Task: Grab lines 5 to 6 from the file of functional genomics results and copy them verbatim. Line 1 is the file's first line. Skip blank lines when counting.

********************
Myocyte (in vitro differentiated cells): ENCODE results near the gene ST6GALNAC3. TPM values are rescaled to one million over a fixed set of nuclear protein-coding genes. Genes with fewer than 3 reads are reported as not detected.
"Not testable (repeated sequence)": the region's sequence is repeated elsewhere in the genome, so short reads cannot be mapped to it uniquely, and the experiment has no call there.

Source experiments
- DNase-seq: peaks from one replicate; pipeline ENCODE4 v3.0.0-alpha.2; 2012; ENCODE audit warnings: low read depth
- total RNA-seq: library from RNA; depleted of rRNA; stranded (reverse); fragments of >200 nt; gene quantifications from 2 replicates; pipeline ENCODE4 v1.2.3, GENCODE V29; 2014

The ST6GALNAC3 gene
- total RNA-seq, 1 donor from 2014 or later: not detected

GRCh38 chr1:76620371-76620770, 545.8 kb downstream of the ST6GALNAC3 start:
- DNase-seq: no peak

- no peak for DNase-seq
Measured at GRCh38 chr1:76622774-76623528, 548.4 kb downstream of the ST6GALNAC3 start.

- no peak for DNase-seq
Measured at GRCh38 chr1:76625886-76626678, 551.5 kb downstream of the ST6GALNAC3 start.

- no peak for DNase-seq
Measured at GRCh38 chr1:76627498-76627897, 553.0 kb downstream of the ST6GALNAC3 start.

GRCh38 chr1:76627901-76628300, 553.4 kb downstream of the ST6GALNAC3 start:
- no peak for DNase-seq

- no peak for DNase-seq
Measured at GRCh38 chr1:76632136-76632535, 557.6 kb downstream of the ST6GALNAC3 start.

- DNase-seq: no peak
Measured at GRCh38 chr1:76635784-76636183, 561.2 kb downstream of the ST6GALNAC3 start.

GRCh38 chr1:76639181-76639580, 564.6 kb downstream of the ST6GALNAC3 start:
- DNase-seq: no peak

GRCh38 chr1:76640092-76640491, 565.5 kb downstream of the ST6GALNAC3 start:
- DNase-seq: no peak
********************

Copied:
- total RNA-seq: library from RNA; depleted of rRNA; stranded (reverse); fragments of >200 nt; gene quantifications from 2 replicates; pipeline ENCODE4 v1.2.3, GENCODE V29; 2014

The ST6GALNAC3 gene